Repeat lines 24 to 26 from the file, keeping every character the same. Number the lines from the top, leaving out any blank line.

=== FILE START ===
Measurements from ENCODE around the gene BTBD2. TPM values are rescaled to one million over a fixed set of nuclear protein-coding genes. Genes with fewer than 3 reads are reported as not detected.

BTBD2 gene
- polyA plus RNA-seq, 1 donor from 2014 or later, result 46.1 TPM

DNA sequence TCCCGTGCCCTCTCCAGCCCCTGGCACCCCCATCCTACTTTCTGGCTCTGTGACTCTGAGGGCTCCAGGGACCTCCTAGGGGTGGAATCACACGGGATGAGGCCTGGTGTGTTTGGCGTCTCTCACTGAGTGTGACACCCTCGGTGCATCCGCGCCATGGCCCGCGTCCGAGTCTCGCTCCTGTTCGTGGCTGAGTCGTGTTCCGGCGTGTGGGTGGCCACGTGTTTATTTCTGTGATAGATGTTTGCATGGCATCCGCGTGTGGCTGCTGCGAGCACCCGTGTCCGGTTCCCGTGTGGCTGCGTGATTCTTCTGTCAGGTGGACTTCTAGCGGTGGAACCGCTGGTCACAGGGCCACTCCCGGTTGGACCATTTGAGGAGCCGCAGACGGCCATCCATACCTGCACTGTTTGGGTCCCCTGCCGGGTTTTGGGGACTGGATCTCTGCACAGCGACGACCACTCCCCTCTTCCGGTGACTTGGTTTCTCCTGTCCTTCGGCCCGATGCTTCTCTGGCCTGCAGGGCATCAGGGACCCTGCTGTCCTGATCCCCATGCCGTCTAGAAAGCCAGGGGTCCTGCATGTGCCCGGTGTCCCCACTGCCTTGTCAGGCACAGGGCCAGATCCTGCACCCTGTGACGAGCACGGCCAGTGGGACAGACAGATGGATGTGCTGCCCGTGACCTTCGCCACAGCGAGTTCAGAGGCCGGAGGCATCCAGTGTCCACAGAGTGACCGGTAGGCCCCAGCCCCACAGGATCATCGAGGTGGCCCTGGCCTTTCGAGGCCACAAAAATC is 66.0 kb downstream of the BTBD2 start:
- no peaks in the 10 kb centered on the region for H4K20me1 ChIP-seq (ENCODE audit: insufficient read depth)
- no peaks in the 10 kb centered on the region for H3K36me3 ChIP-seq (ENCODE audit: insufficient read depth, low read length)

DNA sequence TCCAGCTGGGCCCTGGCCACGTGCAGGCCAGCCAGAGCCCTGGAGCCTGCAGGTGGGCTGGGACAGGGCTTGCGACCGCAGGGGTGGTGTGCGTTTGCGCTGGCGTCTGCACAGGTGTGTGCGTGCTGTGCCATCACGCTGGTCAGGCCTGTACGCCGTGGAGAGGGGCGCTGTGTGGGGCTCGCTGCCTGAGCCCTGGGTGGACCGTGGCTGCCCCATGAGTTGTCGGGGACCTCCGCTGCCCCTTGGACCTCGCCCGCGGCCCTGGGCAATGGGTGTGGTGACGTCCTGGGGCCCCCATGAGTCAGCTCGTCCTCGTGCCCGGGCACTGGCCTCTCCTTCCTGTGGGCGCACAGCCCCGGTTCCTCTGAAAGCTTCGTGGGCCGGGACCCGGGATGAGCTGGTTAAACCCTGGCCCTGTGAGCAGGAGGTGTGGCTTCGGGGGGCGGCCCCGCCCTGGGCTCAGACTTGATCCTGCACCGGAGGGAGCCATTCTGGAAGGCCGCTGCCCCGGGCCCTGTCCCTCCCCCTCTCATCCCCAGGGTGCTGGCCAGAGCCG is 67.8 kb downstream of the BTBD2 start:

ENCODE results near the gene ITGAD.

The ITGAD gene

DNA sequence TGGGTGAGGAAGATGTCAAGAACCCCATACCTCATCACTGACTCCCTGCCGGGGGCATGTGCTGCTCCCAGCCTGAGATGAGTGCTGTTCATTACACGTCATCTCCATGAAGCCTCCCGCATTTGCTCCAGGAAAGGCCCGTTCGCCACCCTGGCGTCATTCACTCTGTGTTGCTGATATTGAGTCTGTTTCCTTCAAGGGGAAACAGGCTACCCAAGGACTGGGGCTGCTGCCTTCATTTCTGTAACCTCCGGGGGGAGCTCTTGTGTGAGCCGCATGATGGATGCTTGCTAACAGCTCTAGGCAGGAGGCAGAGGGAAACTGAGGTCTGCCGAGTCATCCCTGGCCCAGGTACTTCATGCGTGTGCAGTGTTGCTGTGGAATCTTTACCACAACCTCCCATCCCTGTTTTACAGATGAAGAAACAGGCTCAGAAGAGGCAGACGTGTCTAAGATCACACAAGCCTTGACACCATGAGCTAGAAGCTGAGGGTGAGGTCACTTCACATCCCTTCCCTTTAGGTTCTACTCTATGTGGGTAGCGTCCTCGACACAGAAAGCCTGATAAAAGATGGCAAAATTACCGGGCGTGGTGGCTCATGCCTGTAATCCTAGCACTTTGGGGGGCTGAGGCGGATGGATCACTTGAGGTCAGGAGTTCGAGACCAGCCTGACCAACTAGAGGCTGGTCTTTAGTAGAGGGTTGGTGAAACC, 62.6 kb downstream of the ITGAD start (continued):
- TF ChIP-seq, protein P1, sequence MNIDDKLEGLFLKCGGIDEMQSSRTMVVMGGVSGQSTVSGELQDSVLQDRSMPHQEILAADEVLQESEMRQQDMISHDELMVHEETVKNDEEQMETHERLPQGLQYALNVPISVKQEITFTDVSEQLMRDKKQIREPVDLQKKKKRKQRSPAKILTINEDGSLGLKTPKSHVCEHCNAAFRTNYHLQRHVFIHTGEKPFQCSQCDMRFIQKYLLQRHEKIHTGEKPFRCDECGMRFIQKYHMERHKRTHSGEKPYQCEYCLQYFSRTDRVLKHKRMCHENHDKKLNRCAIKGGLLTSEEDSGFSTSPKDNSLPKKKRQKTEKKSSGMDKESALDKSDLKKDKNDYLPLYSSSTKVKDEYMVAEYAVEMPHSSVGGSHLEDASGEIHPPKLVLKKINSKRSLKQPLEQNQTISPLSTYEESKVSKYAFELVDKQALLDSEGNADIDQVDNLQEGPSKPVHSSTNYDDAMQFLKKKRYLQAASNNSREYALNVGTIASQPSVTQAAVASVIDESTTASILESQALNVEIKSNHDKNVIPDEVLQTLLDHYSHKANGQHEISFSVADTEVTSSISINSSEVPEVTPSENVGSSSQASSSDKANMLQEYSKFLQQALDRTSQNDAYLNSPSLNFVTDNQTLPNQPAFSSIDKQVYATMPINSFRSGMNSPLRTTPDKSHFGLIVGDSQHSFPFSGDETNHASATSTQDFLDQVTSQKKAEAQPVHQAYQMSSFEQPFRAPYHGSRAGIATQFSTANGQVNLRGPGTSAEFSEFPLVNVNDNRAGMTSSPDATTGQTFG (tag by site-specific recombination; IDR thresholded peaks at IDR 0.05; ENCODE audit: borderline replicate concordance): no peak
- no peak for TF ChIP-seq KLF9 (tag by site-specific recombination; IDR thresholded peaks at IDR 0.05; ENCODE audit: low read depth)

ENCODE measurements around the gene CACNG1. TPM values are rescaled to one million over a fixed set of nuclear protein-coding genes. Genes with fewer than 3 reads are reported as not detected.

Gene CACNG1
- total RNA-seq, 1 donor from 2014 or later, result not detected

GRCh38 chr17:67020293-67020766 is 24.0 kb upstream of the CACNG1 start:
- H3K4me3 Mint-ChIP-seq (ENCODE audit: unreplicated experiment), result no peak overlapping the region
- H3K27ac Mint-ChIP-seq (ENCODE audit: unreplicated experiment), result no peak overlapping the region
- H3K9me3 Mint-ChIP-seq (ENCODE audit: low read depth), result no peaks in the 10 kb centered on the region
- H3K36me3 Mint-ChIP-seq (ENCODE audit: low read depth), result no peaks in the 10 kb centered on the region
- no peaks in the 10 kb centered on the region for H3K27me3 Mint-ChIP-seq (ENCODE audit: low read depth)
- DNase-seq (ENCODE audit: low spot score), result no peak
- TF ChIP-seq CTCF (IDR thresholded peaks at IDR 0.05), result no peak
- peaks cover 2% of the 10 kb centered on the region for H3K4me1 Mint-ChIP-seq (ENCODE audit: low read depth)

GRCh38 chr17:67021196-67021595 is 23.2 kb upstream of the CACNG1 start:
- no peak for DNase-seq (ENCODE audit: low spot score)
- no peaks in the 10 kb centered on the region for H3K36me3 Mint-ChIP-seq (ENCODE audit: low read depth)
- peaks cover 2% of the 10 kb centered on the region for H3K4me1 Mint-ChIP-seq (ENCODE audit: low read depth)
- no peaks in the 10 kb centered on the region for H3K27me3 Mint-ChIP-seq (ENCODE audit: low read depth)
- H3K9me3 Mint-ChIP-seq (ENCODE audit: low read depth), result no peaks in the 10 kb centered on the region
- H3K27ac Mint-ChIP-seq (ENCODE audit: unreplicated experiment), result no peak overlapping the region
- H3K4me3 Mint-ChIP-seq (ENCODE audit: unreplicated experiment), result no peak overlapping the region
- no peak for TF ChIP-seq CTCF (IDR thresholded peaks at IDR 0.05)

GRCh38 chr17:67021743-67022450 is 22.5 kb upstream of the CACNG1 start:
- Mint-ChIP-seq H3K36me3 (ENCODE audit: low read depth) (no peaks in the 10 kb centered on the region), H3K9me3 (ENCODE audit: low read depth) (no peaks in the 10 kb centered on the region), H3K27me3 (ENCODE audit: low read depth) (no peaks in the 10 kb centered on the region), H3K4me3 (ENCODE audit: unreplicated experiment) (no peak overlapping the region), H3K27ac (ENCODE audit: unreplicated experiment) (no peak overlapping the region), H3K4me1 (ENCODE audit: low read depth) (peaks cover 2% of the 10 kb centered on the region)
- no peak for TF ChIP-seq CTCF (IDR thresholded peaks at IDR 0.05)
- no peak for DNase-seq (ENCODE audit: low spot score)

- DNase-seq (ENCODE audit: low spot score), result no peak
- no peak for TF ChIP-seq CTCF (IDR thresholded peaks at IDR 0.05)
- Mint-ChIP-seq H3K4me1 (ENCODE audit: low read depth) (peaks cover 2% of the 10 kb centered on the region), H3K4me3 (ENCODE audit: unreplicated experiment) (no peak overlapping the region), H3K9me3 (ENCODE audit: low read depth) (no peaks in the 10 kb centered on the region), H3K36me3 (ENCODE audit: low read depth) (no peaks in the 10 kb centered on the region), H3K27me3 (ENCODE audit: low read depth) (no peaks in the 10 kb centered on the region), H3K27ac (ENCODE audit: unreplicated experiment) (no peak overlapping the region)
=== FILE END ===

- peaks cover 2% of the 10 kb centered on the region for H3K4me1 Mint-ChIP-seq (ENCODE audit: low read depth)

GRCh38 chr17:67021196-67021595 is 23.2 kb upstream of the CACNG1 start:
- no peak for DNase-seq (ENCODE audit: low spot score)